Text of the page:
RAS statement on Starlink satellite constellation

RAS statement on Starlink satellite constellation
The night sky above the European Southern Observatory site at La Silla, Chile. Credit: ESO / B. Tafreshi

The Royal Astronomical Society notes with concern the launch of the new SpaceX Starlink constellation of satellites into low-Earth orbit, and the potential impact of this and other programmes on views of the night sky and on astronomical research.

Starlink, and other similar networks planned by OneWeb, Amazon and Telesat, aim to provide global commercial internet coverage. Each network consists of thousands of satellites in low-Earth orbit—less than 2,000 kilometers altitude—that when fully deployed will be visible over a significant proportion of the sky from most of the inhabited world.

In their final orbits, the satellites will be relatively faint most of the time. Initial images of the constellation though suggest that they will exhibit frequent reflective flaring, where transient alignment with sunlight leads to temporary surges in brightness.

Increasing the number of satellites so significantly presents a challenge to ground-based astronomy. The deployed networks could make it much harder to obtain images of the sky without the streaks associated with satellites, and thus compromise astronomical research.

Given the scale of these projects, there is also the prospect of a significant and lasting change to the views of the night sky until now enjoyed throughout human history and prehistory. The night sky is part of the cultural heritage of humanity, and the Society believes that it deserves protection.

There appears to have been no consultation between SpaceX and the in advance of the Starlink launch, though since initial press reports we note that Elon Musk has responded indicating he wishes to minimise the impact on astronomy.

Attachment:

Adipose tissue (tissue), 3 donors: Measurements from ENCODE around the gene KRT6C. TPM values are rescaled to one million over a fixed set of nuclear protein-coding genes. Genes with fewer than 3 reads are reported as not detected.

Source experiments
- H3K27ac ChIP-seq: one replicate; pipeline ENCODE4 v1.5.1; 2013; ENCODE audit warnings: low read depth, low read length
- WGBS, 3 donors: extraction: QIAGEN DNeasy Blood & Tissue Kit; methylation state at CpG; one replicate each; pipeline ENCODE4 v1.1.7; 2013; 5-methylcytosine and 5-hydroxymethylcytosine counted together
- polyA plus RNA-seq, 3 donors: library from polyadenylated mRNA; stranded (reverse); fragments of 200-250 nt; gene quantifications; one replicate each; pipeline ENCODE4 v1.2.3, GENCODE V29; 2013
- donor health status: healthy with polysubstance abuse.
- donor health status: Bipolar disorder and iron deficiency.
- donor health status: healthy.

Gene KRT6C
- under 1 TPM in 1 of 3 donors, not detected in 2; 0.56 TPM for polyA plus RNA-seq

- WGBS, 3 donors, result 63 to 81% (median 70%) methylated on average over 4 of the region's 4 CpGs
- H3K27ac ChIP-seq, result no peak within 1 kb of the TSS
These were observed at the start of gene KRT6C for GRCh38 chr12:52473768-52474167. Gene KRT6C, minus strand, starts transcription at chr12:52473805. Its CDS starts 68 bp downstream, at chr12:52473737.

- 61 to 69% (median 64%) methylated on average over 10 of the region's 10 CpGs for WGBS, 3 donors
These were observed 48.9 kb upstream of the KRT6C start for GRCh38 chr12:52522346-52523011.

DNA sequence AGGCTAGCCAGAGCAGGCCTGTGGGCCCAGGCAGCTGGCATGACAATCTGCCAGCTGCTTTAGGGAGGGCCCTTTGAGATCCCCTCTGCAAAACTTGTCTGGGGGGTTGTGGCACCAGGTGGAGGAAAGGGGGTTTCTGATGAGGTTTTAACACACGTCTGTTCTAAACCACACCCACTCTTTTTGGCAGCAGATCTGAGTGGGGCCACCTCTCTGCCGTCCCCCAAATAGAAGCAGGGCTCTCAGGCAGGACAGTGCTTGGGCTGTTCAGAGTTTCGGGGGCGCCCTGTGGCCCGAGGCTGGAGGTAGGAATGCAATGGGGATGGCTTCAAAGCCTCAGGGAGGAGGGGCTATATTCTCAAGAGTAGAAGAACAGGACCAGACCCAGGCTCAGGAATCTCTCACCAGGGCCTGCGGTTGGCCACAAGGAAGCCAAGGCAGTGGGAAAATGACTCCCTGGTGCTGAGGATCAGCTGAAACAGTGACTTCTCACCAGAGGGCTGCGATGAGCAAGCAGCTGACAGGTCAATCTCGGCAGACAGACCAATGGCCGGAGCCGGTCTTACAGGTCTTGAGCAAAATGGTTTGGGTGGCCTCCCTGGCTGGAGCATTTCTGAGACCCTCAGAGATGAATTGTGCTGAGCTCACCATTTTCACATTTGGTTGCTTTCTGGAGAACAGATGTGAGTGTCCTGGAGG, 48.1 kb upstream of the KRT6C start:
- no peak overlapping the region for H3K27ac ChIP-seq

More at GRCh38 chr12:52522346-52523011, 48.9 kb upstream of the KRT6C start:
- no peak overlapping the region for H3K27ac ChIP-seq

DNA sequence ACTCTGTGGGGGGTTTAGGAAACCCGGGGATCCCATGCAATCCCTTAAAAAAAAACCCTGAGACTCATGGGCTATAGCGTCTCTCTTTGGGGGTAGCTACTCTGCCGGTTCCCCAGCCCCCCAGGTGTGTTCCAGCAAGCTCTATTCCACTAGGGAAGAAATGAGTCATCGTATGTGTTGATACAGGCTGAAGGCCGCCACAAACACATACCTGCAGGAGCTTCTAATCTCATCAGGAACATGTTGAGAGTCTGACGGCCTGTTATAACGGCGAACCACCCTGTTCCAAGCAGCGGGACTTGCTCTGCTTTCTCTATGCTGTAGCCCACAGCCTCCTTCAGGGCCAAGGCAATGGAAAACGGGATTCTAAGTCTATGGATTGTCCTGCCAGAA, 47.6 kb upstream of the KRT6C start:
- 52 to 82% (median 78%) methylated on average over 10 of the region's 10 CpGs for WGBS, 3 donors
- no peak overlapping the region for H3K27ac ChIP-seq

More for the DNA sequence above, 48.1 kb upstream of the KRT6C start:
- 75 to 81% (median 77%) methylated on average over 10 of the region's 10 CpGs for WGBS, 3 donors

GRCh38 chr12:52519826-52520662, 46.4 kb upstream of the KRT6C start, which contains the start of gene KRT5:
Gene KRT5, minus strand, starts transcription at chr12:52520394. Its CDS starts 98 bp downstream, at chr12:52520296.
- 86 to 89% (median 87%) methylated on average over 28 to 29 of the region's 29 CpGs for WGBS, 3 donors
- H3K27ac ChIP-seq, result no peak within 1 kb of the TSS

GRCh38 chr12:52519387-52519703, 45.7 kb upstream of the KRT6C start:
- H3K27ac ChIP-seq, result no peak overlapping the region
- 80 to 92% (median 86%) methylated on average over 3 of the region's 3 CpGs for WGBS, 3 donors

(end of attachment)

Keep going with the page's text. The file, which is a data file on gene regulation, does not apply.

The Society welcomes this offer. We urge SpaceX, and other providers, to work with scientists, engineers and others to mitigate the effects of the new constellations. We also ask that the provider companies consider the impact on human heritage too—an issue that goes far beyond the concerns of the astronomical community.

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Citation: RAS statement on Starlink satellite constellation (2019, June 7) retrieved 19 August 2019 from https://phys.org/news/2019-06-ras-statement-starlink-satellite-constellation.html
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Jun 10, 2019
Starlink is "The Matrix" meets "Skynet."

The plan is to blanket the world in tens of thousands of low-orbiting, atmosphere skimming, very visible satellites that will blot out the stars and crash on us occasionally (approx. 100 uncontrolled de-orbits over land per year with a 10% de-orbit failure rate), while dominating internet and surveillance, as well as higher orbiting satellites in wartime.

Musk and Bezos are front running for the NSA, just like Howard Hughes pretended to be a treasure hunter for the CIA back in the day. Just like crony-capitalism and government Intel money keeps google and Facebook afloat and dominant.

Welcome to your prison planet.

Jun 10, 2019
Starlink: Your night sky ruined so the NSA can play spy games.

Jun 10, 2019
Even if they are below 6th magnitude and not visible to the naked eye they will be a problem. When most cameras can image a 14th magnitude object without breaking a sweat, these will be an absolute menace when you have a track through every sub.

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